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Sports Then and Now



Three Notable Triple Crown Winners 8

Posted on July 11, 2014 by Martin Banks

With the defeat of California Chrome in the Belmont Stakes, we were robbed of witnessing one of the greatest accomplishments in American Sports: the completion of the Triple Crown. Only eleven horses have won the Kentucky Derby, the Preakness and the Belmont Stakes — the three races that make up that vaunted title. Some names of Triple Crown winners are more memorable than others, but let’s take a look at three of the most notable.

Sir Barton

SirBarton207

Sir Barton was the first horse to win the Triple Crown, when he won the Belmont Stakes in 1919. Originally, Sir Barton was just supposed to be the pacemaker for a higher regarded horse named Billy Kelly, but that all changed when Sir Barton won the Triple Crown by five lengths. He never trailed in any of the races he competed in, but somehow Sir Barton never really got the recognition he deserved.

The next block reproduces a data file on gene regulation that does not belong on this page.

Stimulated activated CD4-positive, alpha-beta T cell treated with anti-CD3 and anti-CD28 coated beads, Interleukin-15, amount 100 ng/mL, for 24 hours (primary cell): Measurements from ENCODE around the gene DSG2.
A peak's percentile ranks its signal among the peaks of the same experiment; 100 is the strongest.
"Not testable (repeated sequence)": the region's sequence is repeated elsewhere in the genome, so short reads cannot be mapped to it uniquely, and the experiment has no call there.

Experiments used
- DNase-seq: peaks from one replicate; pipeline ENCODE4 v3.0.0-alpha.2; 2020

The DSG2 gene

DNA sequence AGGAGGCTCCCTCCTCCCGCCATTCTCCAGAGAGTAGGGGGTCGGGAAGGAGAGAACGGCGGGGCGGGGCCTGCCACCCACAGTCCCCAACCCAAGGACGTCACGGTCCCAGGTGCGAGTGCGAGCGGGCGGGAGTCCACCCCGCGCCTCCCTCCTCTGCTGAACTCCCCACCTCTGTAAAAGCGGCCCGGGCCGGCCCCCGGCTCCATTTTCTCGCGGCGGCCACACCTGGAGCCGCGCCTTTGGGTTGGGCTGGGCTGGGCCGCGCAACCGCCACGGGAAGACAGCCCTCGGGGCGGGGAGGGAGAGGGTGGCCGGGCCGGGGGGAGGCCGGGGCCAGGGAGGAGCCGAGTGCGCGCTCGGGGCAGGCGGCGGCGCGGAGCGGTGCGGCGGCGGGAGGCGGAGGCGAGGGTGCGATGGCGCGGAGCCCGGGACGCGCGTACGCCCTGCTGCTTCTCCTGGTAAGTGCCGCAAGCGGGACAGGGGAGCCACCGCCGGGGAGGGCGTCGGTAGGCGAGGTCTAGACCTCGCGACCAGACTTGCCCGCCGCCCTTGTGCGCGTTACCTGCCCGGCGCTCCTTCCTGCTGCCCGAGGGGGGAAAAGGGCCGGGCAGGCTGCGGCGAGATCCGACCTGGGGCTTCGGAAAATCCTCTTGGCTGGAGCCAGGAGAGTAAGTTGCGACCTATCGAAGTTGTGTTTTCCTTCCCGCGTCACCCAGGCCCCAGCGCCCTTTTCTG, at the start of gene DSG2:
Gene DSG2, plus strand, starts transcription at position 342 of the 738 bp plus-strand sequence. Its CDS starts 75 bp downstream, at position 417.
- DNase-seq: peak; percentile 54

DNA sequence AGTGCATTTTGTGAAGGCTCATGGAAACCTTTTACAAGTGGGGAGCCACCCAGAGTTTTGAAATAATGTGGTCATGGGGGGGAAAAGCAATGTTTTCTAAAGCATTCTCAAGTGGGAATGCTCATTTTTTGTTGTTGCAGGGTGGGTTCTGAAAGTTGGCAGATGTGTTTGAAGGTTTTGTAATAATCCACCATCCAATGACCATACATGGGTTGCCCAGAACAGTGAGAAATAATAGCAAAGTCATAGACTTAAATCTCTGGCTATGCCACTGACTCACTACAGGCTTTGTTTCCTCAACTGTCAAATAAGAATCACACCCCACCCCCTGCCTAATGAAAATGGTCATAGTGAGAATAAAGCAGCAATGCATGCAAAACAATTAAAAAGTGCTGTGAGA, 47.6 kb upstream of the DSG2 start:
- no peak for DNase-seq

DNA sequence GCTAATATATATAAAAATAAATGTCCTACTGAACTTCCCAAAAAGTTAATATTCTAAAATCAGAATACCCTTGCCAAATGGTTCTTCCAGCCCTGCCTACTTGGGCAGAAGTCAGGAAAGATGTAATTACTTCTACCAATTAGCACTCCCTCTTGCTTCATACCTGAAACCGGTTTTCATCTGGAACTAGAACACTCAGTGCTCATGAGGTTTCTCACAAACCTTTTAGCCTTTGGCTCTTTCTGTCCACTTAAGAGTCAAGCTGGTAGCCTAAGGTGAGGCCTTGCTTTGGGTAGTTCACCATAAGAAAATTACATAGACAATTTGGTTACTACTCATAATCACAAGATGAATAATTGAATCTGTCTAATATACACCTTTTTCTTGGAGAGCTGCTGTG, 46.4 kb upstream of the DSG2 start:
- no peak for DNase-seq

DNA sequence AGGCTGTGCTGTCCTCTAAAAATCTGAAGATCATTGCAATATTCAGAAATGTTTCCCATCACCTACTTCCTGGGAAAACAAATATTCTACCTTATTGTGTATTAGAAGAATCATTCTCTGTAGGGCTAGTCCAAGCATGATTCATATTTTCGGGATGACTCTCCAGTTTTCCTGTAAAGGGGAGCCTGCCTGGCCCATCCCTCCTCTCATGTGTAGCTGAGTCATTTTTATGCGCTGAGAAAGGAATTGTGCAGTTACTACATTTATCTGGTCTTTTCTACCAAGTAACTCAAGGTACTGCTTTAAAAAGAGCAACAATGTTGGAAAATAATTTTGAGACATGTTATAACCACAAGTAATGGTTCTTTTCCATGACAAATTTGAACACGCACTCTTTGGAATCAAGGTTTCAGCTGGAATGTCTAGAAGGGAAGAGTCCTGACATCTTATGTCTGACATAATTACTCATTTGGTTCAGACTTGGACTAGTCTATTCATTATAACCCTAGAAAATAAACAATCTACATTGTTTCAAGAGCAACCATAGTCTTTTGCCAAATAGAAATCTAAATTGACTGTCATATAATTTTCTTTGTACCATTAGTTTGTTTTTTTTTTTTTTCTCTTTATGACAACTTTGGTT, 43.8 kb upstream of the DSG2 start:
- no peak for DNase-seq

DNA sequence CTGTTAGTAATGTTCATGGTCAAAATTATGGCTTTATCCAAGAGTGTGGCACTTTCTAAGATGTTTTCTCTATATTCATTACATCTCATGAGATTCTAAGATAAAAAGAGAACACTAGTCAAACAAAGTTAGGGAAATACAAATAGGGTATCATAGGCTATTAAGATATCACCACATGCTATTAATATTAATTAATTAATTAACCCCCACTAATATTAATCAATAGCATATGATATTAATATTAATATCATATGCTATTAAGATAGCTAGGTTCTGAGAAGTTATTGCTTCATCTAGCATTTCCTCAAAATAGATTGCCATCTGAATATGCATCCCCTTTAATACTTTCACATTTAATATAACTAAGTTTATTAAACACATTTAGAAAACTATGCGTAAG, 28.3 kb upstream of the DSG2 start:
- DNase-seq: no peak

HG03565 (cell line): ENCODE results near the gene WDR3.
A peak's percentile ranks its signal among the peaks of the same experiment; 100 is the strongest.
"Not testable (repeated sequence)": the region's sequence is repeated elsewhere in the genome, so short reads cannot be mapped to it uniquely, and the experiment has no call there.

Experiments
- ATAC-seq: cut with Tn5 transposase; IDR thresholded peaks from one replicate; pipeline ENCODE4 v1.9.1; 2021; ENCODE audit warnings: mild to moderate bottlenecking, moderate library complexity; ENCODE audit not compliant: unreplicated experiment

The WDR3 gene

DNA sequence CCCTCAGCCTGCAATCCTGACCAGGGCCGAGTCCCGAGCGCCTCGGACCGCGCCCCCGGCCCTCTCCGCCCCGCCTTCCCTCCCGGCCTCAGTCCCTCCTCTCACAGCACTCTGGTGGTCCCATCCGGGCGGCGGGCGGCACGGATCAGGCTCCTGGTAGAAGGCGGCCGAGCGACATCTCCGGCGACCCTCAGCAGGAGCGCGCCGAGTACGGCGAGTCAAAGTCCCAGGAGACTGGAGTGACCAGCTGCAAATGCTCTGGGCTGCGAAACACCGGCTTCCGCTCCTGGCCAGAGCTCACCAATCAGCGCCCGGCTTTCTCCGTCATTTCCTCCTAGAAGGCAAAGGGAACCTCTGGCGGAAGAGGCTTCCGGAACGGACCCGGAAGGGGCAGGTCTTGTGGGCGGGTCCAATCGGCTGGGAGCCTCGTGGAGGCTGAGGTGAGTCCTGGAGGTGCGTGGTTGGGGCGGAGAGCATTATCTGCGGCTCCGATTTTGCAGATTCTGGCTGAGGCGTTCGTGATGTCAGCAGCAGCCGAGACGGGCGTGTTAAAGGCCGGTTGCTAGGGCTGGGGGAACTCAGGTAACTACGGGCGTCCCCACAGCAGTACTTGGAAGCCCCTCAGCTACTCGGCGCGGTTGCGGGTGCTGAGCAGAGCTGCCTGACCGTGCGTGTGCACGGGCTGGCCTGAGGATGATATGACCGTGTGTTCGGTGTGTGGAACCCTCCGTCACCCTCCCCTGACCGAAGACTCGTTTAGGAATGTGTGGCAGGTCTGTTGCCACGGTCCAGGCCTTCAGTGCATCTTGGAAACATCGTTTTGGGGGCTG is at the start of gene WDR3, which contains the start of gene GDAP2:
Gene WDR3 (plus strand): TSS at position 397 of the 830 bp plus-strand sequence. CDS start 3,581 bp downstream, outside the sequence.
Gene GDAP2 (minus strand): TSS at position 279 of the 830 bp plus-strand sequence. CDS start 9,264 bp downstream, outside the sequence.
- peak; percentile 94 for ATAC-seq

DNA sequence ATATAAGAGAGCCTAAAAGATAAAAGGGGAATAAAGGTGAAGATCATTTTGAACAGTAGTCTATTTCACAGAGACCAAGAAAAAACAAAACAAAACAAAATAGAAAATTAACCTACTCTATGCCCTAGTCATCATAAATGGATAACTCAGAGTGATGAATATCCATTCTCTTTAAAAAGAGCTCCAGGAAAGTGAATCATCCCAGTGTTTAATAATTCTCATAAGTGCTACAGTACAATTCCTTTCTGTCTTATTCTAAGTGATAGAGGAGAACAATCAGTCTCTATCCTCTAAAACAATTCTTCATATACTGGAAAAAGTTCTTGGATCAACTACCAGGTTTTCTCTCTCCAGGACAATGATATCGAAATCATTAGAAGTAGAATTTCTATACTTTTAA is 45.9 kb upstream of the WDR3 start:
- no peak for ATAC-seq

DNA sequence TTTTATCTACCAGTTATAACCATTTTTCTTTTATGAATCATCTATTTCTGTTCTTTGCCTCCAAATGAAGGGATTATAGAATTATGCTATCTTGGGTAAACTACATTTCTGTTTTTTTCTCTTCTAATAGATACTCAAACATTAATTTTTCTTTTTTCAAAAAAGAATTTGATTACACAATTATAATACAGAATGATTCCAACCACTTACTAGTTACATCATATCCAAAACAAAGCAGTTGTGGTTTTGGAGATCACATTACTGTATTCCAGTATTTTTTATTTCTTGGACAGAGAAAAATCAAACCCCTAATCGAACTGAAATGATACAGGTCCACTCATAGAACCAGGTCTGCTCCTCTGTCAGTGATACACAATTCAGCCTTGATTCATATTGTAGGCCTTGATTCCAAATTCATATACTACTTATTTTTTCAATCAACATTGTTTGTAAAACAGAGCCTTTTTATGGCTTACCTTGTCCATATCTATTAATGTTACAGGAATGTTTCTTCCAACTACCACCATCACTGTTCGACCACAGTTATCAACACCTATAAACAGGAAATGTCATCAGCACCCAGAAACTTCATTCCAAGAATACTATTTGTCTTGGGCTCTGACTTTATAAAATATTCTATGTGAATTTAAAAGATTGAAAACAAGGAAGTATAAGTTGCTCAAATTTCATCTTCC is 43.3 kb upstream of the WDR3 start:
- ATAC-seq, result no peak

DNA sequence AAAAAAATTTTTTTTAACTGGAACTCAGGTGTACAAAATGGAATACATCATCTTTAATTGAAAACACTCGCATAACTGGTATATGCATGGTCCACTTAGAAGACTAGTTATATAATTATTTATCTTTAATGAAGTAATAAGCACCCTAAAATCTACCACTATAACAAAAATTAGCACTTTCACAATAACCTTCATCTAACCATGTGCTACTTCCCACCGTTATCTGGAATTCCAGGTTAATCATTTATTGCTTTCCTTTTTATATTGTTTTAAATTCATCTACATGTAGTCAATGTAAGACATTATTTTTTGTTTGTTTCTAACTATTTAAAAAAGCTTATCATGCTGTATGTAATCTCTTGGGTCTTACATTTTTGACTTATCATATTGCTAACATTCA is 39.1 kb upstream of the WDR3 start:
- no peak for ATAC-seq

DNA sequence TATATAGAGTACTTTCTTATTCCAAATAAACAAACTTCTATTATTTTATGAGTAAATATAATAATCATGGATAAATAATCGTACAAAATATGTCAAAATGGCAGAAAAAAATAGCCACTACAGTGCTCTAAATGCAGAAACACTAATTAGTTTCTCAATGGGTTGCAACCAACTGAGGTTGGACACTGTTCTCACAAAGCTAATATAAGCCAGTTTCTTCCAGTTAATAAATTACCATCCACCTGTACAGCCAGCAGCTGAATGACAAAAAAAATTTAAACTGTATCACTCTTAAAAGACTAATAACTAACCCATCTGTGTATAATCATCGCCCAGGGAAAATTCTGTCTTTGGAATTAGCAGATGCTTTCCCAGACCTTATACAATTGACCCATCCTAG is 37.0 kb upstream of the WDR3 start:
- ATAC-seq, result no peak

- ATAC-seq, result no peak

His legacy was somewhat marred when he lost a match race against the famous Man o’ War. Sir Barton had some hoof problems that were compounded by the track’s hard surface, which led to his seven length loss to Man o’ War. Still, being the first ever Triple Crown Winner is something Sir Barton could be very proud of. Read the rest of this entry →

  • Vintage Athlete of the Month

    • Rusty Staub: A Man For All Ages
      April 8, 2024 | 1:26 pm
      Rusty Staub

      The Sports Then and Now Vintage Athlete of the Month is a former major league baseball player who came into the game as a teenager and stayed until he was in his 40s. In between, Rusty Staub put up a solid career that was primarily spent on expansion or rebuilding teams.

      Originally signed by the Colt .45s at age 17, he made his major league debut as a 19-year old rookie and became only the second player in the modern era to play in more than 150 games as a teenager.

      Though he hit only .224 splitting time between first base and rightfield, Staub did start building a foundation that would turn him into an All-Star by 1967 when he finished fifth in the league with a .333 batting average.

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